“When life gives you lemons, sell them and buy a pineapple. How to better your life 101.” Davin Turney
The pineapple (Ananas comosus) is a tropical plant with edible fruits consisting of coalesced berries. It is indigenous to South America and is thought to have originated from the area between southern Brazil and Paraguay. From here the plant was spread to the Caribbean, Central America and Mexico.
Columbus first got to know the pineapple in 1493 on Guadeloupe and brought it to Europe. He called it piña de Indes, pine of the Indians. In Europe back then sugar refined from cane was a rare commodity imported at great cost from the Middle East and Orient. Fresh fruit was also a rare item. The pineapple became a an item of curiosity for royals and horticulturist and despite persistent efforts by European gardeners, it was nearly two centuries before they were able to perfect a hothouse method for growing a pineapple plant. Because of the expense of direct import and the enormous cost in equipment and labor required to grow them in a temperate climate, using hothouses called “pineries”, pineapples became a symbol of wealth. They became so sought after that King Charles II of England posed for an official portrait in an act then symbolic of royal privilege: receiving a pineapple as a gift.
In later centuries, sailors brought the pineapple home to New England, where a fresh pineapple displayed on the porch meant that the sailor was home from foreign ports and ready to welcome visitors.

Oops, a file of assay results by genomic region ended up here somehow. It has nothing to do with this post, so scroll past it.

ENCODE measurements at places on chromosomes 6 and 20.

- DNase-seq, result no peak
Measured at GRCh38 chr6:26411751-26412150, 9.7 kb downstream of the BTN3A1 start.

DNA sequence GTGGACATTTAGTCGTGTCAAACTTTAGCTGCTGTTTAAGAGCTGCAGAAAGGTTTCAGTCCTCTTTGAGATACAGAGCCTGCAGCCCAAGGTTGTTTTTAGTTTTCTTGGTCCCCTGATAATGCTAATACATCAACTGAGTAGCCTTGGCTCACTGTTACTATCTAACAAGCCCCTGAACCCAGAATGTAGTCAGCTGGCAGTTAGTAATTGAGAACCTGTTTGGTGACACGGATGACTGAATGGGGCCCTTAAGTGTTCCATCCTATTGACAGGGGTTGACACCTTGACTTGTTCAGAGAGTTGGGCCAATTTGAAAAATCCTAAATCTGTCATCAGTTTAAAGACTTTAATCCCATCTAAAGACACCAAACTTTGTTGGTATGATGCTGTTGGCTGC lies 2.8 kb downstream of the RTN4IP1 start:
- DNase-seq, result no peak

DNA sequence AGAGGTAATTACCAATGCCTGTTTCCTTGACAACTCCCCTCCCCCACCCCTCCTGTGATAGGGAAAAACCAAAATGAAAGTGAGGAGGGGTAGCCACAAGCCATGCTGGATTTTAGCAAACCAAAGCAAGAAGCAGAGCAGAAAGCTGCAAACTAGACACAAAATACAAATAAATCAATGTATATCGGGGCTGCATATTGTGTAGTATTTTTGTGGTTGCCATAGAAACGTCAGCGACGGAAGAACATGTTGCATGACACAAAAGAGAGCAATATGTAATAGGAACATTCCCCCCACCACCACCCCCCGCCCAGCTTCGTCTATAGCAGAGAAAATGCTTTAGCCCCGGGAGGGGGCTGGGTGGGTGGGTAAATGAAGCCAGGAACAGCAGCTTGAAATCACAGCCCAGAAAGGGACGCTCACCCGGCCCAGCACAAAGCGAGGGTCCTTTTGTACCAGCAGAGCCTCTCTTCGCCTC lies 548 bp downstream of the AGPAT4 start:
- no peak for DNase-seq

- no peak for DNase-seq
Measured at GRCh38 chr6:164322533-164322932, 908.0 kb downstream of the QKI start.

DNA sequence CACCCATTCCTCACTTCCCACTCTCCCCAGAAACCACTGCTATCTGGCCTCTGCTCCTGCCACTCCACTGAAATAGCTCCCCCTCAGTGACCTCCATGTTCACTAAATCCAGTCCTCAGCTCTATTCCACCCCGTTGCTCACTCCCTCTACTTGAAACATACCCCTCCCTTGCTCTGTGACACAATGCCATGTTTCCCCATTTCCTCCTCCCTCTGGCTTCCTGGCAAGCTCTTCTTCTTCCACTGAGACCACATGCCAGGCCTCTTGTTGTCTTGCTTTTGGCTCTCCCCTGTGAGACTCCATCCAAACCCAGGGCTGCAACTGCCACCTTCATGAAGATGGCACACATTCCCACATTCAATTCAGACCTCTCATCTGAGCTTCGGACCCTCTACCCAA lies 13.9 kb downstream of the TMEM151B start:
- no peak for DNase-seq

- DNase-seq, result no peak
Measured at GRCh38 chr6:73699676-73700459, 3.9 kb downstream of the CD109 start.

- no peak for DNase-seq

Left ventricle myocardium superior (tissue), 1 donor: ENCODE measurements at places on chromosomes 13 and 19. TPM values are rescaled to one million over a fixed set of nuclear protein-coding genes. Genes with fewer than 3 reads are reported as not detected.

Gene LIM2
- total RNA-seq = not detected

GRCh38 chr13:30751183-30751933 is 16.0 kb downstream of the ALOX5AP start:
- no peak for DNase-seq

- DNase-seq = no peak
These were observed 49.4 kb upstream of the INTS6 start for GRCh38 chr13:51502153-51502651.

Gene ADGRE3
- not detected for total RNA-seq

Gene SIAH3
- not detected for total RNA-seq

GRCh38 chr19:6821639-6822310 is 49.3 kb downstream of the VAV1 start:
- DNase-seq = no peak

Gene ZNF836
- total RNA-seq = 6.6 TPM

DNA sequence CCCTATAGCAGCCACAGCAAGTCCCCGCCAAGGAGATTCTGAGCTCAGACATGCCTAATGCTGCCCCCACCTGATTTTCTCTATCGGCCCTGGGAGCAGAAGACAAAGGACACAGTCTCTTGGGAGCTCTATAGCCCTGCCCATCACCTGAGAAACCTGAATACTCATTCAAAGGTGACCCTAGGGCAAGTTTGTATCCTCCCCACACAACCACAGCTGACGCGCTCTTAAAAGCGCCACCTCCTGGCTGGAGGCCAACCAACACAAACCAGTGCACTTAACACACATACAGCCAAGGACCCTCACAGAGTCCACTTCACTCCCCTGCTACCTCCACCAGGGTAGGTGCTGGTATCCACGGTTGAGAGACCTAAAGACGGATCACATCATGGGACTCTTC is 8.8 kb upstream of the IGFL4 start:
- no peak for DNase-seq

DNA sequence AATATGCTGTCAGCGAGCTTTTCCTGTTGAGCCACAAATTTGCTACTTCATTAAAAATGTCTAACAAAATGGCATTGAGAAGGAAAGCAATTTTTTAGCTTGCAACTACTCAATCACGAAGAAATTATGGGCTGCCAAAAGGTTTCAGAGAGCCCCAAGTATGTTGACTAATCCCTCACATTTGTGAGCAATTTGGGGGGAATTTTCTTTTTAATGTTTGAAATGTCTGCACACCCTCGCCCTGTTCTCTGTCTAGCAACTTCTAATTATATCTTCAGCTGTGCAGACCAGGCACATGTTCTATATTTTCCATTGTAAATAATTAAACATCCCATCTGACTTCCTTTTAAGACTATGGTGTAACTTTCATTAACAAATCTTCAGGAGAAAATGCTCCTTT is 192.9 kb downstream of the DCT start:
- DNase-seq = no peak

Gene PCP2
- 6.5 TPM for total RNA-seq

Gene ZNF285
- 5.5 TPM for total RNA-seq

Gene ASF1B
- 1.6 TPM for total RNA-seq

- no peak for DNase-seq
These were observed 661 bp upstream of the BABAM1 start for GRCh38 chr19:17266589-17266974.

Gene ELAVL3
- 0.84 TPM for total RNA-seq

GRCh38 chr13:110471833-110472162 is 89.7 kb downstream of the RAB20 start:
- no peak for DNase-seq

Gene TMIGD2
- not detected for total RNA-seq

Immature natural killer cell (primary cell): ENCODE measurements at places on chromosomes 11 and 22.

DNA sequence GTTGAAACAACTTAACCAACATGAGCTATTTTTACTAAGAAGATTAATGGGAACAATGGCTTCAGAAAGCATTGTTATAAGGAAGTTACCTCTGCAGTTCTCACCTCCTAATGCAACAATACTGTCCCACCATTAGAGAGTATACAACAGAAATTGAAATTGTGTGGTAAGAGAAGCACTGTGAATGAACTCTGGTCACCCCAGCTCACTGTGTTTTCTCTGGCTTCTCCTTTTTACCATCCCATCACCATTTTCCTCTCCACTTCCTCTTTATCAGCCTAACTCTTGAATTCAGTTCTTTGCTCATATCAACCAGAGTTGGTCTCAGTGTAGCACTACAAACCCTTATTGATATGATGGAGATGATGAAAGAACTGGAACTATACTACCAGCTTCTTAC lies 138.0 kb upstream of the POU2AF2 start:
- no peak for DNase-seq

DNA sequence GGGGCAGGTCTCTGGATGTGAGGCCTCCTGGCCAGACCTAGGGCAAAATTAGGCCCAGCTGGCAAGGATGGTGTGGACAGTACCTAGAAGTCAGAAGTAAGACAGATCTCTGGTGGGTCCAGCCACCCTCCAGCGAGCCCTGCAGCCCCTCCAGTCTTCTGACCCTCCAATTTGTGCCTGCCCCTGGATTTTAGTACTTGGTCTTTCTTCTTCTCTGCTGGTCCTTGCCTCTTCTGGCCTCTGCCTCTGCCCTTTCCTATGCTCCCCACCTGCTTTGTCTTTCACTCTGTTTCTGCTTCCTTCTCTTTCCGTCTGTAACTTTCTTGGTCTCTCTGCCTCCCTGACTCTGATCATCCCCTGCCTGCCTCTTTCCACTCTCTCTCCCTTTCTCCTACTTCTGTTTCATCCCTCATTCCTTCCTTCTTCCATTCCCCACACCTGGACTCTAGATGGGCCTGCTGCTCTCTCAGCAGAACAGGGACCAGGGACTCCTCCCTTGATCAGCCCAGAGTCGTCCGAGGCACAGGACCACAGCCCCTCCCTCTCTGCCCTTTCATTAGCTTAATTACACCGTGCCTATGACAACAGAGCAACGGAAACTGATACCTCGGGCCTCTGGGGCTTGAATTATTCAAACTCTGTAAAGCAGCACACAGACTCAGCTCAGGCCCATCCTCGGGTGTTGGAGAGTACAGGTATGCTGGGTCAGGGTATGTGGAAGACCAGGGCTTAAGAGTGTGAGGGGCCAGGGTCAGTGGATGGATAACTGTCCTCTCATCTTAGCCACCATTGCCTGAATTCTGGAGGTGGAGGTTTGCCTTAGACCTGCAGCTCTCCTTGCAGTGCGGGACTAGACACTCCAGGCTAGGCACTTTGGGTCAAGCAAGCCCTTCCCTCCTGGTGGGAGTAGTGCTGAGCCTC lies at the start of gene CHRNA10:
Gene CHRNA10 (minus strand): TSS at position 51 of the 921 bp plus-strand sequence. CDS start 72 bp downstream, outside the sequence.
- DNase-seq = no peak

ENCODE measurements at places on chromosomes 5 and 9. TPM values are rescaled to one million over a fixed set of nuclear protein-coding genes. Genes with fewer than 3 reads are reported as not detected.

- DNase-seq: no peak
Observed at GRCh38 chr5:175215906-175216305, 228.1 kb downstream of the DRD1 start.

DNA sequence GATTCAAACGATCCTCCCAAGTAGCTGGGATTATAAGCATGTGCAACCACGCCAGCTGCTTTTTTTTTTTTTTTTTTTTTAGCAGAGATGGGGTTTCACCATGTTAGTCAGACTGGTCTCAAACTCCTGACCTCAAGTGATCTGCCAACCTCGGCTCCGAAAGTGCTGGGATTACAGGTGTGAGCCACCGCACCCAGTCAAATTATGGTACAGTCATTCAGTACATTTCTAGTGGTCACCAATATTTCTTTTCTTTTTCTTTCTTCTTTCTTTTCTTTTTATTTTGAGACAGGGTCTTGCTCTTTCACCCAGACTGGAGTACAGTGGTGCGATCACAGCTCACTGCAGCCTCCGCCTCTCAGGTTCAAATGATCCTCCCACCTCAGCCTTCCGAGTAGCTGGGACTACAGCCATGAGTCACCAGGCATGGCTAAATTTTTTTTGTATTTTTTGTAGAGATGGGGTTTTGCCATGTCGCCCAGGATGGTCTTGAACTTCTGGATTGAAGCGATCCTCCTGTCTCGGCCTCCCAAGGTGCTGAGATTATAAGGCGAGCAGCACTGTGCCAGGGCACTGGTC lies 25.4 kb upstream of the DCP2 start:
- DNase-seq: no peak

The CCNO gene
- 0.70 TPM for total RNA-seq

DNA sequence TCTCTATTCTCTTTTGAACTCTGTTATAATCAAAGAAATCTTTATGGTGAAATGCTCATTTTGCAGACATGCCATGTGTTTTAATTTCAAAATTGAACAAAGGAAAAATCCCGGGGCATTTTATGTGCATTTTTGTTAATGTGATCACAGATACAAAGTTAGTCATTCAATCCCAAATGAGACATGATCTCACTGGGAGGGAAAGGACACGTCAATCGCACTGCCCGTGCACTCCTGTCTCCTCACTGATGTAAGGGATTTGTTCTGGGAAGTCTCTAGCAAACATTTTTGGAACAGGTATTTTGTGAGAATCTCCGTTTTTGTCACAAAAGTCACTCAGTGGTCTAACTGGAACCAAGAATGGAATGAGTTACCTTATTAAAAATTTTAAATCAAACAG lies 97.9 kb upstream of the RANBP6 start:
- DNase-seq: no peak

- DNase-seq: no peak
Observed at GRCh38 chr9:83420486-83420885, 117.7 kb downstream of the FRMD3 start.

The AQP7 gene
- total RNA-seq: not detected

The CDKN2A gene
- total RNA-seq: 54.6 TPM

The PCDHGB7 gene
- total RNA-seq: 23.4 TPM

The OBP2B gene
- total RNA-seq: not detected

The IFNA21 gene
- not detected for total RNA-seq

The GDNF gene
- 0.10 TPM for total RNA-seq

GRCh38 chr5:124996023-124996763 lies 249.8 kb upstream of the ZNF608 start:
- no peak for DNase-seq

It is unknown when the pineapple was introduced in Hawaii, (halakahiki, foreign fruit in Hawaiian). Francisco de Paula Marin, a Spanish adventurer who became a trusted advisor to King Kamehameha the Great, successfully planted pineapples in the early 1800s. Later on Captain John Kidwell founded Hawaii’s pineapple industry, importing and testing a number of varieties in the 1800s for commercial crop potential. Among the most famous and influential pineapple businessmen was James Dole who moved to Hawaii in 1899 and started a pineapple plantation in 1900.
During the first half of the 16th century, the Portugquese brought the pineapple to Africa, Madagascar, India and possibly China.
The Dutch brought the plant to Northern Europe from their colonies Java, Surinam and Curaçao.
a large fruit that grows on a tropical tree and that has thick skin and very sweet, juicy, yellow flesh (source: Merriam Webster).
The English word pineapple comes from the words pine and apple. The word was used for the fruit because of its resemblance to a pine cone.
Dutch ananas and Italian ananas come from the Tupi word nanas, excellent fruit.
Spanish piña also means pine cone and the same word was used for the tropical fruit because of its resemblance to a pine cone.
Pineapple in other languages:
Dutch: de ananas
Spanish: la piña
Italian: l´ananas (m)